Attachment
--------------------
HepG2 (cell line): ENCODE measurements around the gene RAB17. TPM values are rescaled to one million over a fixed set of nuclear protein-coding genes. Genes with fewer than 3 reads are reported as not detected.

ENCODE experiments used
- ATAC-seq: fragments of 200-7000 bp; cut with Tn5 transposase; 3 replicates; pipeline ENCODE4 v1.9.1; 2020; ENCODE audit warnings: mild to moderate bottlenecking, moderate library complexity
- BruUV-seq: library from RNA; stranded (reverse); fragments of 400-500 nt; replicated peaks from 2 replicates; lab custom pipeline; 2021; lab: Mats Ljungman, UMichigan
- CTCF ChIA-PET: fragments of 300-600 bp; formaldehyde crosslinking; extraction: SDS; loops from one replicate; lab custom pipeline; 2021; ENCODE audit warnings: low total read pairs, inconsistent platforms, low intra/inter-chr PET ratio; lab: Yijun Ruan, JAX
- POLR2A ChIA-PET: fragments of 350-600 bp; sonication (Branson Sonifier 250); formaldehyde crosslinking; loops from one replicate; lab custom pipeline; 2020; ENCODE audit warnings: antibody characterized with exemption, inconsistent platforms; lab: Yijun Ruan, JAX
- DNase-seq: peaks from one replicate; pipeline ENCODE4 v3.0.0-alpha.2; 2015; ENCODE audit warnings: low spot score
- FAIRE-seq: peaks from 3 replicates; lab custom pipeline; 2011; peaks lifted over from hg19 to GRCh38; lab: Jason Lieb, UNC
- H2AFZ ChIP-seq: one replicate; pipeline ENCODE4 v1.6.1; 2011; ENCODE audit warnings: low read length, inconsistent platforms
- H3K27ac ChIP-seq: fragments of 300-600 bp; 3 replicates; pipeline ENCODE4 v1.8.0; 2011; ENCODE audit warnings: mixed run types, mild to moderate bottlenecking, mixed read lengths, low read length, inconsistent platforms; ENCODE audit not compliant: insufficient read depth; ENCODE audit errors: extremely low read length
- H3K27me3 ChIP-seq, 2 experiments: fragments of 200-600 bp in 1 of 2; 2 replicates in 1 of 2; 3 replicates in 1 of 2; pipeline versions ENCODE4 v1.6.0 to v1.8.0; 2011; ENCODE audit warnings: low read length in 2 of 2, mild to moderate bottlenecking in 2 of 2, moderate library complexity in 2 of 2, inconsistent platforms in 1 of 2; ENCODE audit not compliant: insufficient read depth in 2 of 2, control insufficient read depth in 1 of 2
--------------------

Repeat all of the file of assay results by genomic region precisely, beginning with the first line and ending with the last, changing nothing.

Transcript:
HepG2 (cell line): ENCODE measurements around the gene RAB17. TPM values are rescaled to one million over a fixed set of nuclear protein-coding genes. Genes with fewer than 3 reads are reported as not detected.

ENCODE experiments used
- ATAC-seq: fragments of 200-7000 bp; cut with Tn5 transposase; 3 replicates; pipeline ENCODE4 v1.9.1; 2020; ENCODE audit warnings: mild to moderate bottlenecking, moderate library complexity
- BruUV-seq: library from RNA; stranded (reverse); fragments of 400-500 nt; replicated peaks from 2 replicates; lab custom pipeline; 2021; lab: Mats Ljungman, UMichigan
- CTCF ChIA-PET: fragments of 300-600 bp; formaldehyde crosslinking; extraction: SDS; loops from one replicate; lab custom pipeline; 2021; ENCODE audit warnings: low total read pairs, inconsistent platforms, low intra/inter-chr PET ratio; lab: Yijun Ruan, JAX
- POLR2A ChIA-PET: fragments of 350-600 bp; sonication (Branson Sonifier 250); formaldehyde crosslinking; loops from one replicate; lab custom pipeline; 2020; ENCODE audit warnings: antibody characterized with exemption, inconsistent platforms; lab: Yijun Ruan, JAX
- DNase-seq: peaks from one replicate; pipeline ENCODE4 v3.0.0-alpha.2; 2015; ENCODE audit warnings: low spot score
- FAIRE-seq: peaks from 3 replicates; lab custom pipeline; 2011; peaks lifted over from hg19 to GRCh38; lab: Jason Lieb, UNC
- H2AFZ ChIP-seq: one replicate; pipeline ENCODE4 v1.6.1; 2011; ENCODE audit warnings: low read length, inconsistent platforms
- H3K27ac ChIP-seq: fragments of 300-600 bp; 3 replicates; pipeline ENCODE4 v1.8.0; 2011; ENCODE audit warnings: mixed run types, mild to moderate bottlenecking, mixed read lengths, low read length, inconsistent platforms; ENCODE audit not compliant: insufficient read depth; ENCODE audit errors: extremely low read length
- H3K27me3 ChIP-seq, 2 experiments: fragments of 200-600 bp in 1 of 2; 2 replicates in 1 of 2; 3 replicates in 1 of 2; pipeline versions ENCODE4 v1.6.0 to v1.8.0; 2011; ENCODE audit warnings: low read length in 2 of 2, mild to moderate bottlenecking in 2 of 2, moderate library complexity in 2 of 2, inconsistent platforms in 1 of 2; ENCODE audit not compliant: insufficient read depth in 2 of 2, control insufficient read depth in 1 of 2